A nice port (get it?)
Atlus is one hell of a company. Following up on its success with the Persona, Shin Megami Tensei, and Etrian Odyssey series, the publisher decided to release a little old game about climbing blocks in a nightmarish hellscape and navigating (sometimes hellish) relationships.
Catherine is just as good now as it was in 2011. The question is whether or not the new “Full Body” additions are worth double-dipping for.
Catherine: Full Body (PS4 [reviewed], Vita (Japan only)
Developer: Atlus (Studio Zero)
Released: February 14, 2019 (Japan), September 3, 2019 (WW)
Catherine: Full Body is basically a beefed-up, touched-up version of the original. Before I begin it’s important to note that this release is $60, and the PS3 version can be purchased for around $15 new, even less used. Catherine Classic is on Steam for $20. Now I know a lot of you don’t own a PS3 or game on PC, but I thought I’d point that out: you can decide if it’s worth the difference by the time this review is over.
More cutscenes, more characters, more music, more levels, more multiplayer pretty much describes Full Body to a tee. There’s more concessions for a lowered bar of entry with accessibility options, which don’t shame the player and still offer up the chance to fully experience the story (with in-game toggles if you just need help on a more difficult part). Wait, puzzles? Yeah, this relationship simulator has puzzles: lots of them!
You step into the shoes of Vincent: a 32-something man in a relationship who wakes up in bed with another woman near the beginning of the narrative. Vincent’s efficacy as a character and as a metaphor for commitment have been debated over the course of the last seven years; but I think the Catherine team is capable of striking real, poignant, and relatable chords throughout the story.
That’s partly because there isn’t any real meat on Catherine‘s bones. Most of the narrative parts take place in a divey bar, complete with a dedicated drink button, the ability to chat with patrons and friends, and answer text messages from your potential relationships (the count is upped from two to three in Full Body with Rin). Occasionally you’ll get the chance to make major choices that impact the story and converge into one of the (now) 13 endings. It’s a unique-as-hell game, dotted with subtle and obvious symbolism for responsibility and adherence to the past.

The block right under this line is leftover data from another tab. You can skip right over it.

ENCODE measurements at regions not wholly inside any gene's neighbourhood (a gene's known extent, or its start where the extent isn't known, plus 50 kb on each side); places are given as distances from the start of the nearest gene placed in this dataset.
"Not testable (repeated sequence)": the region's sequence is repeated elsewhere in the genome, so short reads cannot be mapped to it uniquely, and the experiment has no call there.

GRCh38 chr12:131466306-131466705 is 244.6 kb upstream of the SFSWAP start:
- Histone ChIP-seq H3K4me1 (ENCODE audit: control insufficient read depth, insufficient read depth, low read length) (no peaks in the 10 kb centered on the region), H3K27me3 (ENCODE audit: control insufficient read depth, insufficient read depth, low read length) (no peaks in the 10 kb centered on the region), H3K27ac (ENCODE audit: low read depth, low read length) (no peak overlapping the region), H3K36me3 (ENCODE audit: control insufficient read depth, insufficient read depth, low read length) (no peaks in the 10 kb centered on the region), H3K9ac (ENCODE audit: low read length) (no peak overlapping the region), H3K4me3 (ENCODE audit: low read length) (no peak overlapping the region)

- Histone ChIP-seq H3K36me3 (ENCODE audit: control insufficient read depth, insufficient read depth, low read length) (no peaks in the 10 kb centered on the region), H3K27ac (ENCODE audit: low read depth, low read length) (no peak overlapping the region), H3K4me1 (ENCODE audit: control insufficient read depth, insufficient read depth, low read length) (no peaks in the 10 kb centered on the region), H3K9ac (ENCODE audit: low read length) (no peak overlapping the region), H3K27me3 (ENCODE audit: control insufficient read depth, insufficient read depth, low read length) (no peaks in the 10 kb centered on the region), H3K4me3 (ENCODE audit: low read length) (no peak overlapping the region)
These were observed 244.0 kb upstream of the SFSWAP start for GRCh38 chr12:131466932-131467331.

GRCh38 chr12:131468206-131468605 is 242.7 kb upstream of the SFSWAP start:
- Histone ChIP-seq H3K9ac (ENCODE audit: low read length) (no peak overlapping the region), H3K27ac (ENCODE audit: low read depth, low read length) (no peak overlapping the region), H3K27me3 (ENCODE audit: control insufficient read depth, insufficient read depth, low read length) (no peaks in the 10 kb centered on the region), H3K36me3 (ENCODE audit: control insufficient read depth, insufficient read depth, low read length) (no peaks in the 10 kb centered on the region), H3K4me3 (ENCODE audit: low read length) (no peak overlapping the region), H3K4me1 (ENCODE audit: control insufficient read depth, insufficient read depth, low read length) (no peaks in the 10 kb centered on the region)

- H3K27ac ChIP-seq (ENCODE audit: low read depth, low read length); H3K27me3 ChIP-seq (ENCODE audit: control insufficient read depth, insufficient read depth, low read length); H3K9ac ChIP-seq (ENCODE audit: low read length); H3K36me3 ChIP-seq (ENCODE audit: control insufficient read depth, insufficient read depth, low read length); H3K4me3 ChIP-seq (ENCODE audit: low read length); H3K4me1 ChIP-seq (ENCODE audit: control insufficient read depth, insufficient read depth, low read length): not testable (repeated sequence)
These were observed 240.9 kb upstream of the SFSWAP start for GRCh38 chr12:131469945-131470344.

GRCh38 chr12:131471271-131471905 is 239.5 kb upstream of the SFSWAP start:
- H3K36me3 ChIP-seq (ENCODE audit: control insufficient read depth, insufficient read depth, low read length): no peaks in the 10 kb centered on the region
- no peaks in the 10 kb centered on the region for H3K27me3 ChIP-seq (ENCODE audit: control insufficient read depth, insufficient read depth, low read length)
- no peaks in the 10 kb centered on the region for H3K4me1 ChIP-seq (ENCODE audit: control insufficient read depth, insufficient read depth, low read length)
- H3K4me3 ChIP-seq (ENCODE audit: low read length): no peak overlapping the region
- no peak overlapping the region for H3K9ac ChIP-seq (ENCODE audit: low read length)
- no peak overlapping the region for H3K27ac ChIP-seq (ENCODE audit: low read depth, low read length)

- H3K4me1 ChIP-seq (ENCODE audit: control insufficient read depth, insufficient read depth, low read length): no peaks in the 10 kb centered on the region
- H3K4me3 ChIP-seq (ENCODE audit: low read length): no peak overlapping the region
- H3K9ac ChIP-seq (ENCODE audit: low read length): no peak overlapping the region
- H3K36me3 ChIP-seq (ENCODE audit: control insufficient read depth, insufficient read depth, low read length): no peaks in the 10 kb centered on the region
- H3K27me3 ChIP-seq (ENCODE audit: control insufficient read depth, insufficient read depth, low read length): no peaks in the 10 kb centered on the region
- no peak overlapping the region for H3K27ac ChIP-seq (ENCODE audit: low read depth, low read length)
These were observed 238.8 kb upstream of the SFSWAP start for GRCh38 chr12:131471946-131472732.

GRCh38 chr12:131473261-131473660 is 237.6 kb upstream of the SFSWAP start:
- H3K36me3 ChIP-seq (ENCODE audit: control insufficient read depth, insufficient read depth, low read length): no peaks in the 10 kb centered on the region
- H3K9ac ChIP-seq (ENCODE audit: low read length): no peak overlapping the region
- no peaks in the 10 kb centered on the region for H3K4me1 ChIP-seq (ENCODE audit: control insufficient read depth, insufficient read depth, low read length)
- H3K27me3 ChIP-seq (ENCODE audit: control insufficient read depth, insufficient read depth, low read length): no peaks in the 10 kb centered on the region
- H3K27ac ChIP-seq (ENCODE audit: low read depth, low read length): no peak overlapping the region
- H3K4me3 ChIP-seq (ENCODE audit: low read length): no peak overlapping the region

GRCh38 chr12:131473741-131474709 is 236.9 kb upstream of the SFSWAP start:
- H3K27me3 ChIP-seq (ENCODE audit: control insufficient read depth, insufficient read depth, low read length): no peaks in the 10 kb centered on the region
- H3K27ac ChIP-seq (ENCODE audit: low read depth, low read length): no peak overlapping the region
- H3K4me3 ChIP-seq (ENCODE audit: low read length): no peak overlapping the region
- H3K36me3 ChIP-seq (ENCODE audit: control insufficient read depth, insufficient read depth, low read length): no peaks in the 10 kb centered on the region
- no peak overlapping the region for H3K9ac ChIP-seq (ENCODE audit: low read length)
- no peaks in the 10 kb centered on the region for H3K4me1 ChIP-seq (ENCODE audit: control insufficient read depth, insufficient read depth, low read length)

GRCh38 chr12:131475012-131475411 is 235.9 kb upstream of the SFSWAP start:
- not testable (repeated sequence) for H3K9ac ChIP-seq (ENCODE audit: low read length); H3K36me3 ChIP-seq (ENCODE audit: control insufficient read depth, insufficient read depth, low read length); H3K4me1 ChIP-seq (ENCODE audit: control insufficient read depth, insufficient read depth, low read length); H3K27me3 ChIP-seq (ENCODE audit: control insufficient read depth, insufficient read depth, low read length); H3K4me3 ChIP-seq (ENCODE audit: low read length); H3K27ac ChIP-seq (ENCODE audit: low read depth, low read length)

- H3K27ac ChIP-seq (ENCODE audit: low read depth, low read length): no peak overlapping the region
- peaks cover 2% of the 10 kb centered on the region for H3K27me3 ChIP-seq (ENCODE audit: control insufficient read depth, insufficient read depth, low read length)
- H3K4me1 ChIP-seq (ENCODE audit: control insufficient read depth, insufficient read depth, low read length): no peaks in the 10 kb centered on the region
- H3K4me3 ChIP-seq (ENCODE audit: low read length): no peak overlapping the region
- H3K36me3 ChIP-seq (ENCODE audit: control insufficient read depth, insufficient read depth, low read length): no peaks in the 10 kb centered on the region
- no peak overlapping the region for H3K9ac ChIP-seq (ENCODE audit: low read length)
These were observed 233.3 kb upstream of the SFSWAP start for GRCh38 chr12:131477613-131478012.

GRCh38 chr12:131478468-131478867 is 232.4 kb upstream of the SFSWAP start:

To help facilitate the new story, more anime cutscenes have been added, and the touched-up visual style looks somewhere around the neighborhood of a remaster. It’s not like cutting-edge graphics really serve to enhance a game like this that’s mostly spent in menus or staring at dialogue boxes, but some of the game’s more sanctified puzzle arena backgrounds do look markedly improved.
As was always the case, the narrative can be hit or miss. Rin is an interesting character at first, but some of the choices for her story end up not really following through. With that said, she doesn’t feel tacked-on at all: like she always meant to be there, and even influences gameplay slightly with her piano-playing skills. Honestly, I’m in it more for the puzzle aspect, and this timeless formula still delivers.
Ah, so on those elusive puzzle bits! Imagine Q*bert on crack and you’ll have the basic gist down. Each evening Vincent is thrust into a “Nightmare,” a series of vertical labyrinths stacked on high with cubes. With a simple control scheme in hand (movement, one button to pull/push blocks, and a sparing power-up press) you’ll need to grab blocks and climb your way to the top to avoid falling to your doom or getting eaten by a monstrosity (which serve as the level series bookend boss fights). When you hit the top Vincent will wake up, have another living nightmare of a day, then go back at it until he discovers why this is happening.
Given the unique rule sets of the block physics and the sheer number of different types strewn about the game, there are frequently multiple ways to solve each tower. The action is also well-paced, as there is a sense of urgency to it all, but in a contained way that doesn’t turn Catherine into a button-masher. It’s incredible how well this idea holds up eight years later, and how much it forces you to think out of the box: some of the later puzzles are more delightfully devilish than Seymour Skinner. The same goes for the bite-sized in-universe arcade game Super Rapunzel, which apes the main cube concept.
Perhaps the most long-lasting Full Body feature is multiplayer. In case you haven’t noticed, Catherine is basically played as a fighting game at many FGC events. Multiplayer is online-enabled and immediately available (without having to finish the campaign once), with new stages to boot. Local play is also in with the chance to play co-op or versus, the former of which informs the overarching universe of the game with more lore bits. It’s the kind of old-school flair you’d expect from Atlus, and with more levels, it’s just as resplendent as it was in the original version.
Catherine: Fully Body contains many of the blemishes from the original but doubles down on the amount of puzzles, which is a net gain. If you already had your fill though, you may as well catch up on some of the new endings and call it a day.
[This review is based on a retail build of the game provided by the publisher.]